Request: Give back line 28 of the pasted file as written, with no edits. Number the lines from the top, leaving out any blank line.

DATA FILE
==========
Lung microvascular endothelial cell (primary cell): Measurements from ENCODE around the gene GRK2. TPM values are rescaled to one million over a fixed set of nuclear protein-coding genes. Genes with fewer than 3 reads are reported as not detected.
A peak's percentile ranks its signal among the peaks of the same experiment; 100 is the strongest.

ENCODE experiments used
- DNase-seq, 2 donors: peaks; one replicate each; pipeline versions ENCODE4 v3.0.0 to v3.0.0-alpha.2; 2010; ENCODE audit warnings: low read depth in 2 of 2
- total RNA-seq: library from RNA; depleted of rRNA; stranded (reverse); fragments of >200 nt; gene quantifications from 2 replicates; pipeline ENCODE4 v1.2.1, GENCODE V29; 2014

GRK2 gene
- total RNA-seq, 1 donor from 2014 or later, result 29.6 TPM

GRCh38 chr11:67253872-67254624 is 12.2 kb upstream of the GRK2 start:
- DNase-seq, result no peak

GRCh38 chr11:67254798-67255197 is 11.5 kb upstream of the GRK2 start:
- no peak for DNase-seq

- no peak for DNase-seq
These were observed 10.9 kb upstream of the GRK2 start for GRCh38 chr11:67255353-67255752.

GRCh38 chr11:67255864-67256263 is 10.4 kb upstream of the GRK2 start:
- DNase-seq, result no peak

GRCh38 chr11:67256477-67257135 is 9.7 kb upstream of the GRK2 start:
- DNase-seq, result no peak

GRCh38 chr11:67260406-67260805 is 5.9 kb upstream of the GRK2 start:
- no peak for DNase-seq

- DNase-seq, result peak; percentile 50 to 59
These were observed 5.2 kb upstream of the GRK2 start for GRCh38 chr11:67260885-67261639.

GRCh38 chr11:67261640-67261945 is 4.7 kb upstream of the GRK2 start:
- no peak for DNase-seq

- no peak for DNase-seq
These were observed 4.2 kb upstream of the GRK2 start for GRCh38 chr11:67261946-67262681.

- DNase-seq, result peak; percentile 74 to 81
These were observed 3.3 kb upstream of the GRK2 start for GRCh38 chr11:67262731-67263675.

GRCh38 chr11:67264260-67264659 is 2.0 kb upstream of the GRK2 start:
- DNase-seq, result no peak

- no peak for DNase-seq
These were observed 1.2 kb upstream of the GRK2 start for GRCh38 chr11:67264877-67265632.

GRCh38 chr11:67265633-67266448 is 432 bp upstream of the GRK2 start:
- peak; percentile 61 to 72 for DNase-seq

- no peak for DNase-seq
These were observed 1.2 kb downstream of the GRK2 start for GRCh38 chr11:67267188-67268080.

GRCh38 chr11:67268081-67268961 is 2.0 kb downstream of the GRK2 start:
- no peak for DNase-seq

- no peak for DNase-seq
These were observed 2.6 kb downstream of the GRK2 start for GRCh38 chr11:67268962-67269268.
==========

GRCh38 chr11:67264260-67264659 is 2.0 kb upstream of the GRK2 start: